Report: Apple moves assets to evade taxes

Apple reportedly moved two of its subsidiaries from Ireland to the island of Jersey in an attempt to shield assets from European tax regulators, The New York Times reports.

The company enlisted the services of a Bermuda law firm, Appleby, in 2016 when the European Union ordered Ireland to collect $14.5 billion in back taxes from Apple, alleging it had granted the company illegal tax breaks. It decided Jersey, specifically Appleby's office on one of the Channel Islands, would make a good home since it makes its own laws and is not subject to most European Union legislation.

Leaked documents — which have been dubbed the "Paradise Papers" — from Appleby reported in NYT revealed the firm helped Apple restructure its offshore tax scheme.

"For those of you who are not aware Apple are extremely sensitive concerning publicity," Cameron Adderley, an Appleby executive, wrote to his partners in a leaked 2014 email. "They also expect the work that is being done for them only to be discussed amongst personnel who need to know."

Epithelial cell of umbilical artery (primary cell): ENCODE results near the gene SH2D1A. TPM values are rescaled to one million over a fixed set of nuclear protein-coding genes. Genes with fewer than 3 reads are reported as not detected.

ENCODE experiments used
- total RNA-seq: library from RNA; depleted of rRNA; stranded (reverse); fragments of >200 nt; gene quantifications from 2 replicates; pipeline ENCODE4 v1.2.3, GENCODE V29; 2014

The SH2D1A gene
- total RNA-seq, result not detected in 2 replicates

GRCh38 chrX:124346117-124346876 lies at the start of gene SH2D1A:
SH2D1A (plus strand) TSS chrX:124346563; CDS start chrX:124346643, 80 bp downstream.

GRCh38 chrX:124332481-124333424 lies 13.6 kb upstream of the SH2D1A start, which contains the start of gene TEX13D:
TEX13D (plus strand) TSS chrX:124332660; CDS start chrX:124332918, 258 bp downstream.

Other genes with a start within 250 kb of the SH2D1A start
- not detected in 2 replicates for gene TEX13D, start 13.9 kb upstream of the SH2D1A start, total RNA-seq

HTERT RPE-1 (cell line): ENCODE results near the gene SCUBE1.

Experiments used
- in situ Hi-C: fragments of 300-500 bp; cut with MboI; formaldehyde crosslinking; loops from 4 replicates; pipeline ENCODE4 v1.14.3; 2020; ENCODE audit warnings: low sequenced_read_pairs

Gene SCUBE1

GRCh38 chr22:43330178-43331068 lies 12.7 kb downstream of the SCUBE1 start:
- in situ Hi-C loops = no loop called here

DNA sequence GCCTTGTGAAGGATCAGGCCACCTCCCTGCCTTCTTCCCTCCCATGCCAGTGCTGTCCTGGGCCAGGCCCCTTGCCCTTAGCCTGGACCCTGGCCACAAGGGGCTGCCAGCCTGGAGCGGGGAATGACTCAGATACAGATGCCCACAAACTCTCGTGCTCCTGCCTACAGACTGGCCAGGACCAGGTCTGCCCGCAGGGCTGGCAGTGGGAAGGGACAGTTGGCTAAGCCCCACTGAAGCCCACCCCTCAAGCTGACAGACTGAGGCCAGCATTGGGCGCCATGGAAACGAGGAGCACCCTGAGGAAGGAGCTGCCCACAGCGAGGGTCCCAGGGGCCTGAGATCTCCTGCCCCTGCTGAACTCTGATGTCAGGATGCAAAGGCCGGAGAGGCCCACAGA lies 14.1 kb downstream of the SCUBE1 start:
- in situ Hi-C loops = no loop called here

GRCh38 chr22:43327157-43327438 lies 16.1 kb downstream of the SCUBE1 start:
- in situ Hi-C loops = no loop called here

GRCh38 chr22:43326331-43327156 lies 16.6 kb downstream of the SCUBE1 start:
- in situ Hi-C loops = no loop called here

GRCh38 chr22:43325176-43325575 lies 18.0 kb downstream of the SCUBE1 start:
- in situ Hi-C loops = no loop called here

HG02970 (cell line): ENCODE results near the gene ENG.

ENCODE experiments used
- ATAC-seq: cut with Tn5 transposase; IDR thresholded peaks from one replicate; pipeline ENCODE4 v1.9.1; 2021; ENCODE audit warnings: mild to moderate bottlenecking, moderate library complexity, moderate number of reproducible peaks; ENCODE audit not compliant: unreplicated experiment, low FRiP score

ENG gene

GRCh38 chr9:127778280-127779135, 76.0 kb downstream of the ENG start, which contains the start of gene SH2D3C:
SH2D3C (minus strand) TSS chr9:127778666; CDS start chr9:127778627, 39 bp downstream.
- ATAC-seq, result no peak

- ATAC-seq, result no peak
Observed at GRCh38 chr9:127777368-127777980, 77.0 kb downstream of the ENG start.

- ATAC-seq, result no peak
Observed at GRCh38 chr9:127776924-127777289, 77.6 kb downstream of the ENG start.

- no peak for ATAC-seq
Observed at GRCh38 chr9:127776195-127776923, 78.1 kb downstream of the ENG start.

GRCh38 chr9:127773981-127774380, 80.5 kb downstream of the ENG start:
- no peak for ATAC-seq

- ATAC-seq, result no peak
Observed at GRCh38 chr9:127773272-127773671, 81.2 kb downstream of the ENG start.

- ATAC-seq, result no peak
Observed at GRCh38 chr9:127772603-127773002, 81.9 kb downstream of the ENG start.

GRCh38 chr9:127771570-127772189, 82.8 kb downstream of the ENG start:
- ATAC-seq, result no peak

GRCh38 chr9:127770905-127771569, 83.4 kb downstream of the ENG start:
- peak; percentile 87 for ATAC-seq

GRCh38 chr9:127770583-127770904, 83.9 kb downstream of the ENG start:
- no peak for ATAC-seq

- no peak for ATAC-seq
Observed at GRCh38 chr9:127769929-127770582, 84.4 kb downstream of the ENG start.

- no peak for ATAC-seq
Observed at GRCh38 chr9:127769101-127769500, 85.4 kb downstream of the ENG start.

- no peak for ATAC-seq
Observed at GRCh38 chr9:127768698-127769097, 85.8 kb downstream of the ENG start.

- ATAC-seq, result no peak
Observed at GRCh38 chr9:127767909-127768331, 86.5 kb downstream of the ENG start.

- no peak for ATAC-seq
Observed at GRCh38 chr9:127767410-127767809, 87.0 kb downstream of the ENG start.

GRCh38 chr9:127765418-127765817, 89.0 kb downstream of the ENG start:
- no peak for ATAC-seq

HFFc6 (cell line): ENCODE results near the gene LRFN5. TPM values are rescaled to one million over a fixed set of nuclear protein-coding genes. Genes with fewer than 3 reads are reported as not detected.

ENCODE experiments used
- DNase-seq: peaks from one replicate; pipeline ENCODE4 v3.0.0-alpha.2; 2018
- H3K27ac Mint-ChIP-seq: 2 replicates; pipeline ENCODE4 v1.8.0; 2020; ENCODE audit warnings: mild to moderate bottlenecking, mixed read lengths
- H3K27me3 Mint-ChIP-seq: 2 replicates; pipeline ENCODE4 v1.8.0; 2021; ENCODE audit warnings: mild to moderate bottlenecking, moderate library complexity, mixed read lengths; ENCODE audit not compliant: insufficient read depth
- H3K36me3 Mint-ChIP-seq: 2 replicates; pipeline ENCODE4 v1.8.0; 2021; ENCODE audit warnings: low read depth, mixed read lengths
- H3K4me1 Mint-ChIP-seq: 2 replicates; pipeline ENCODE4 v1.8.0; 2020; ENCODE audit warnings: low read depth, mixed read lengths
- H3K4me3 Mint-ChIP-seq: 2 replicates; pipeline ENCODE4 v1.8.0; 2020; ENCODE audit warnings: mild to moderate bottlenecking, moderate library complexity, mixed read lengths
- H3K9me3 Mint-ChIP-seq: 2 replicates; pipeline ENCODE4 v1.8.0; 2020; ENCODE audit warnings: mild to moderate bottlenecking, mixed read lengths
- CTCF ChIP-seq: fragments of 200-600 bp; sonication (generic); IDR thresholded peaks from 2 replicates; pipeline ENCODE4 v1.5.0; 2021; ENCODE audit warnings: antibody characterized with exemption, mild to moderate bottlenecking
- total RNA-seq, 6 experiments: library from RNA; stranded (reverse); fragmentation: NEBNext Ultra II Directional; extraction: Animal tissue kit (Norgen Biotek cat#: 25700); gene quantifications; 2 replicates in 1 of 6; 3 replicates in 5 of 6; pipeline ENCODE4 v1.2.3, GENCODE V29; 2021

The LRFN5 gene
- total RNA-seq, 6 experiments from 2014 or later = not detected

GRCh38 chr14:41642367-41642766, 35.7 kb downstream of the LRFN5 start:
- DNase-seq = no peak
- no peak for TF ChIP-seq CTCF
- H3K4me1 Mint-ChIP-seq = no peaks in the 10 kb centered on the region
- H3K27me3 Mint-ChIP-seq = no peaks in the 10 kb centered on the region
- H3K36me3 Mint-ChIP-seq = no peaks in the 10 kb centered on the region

An Apple spokesperson said the company hadn't done anything illegal.

"The changes we made did not reduce our tax payments in any country," Josh Rosenstock, Apple's spokesperson, told NYT. "At Apple we follow the laws, and if the system changes we will comply. We strongly support efforts from the global community toward comprehensive international tax reform and a far simpler system."

In response to the NYT report, the company posted a response on its website Nov. 6.  Apple notes the corporate tax rate on foreign earnings is 21 percent with 35 percent on income from overseas investments, so "the debate over Apple's taxes is not about how much we owe but where we owe it."

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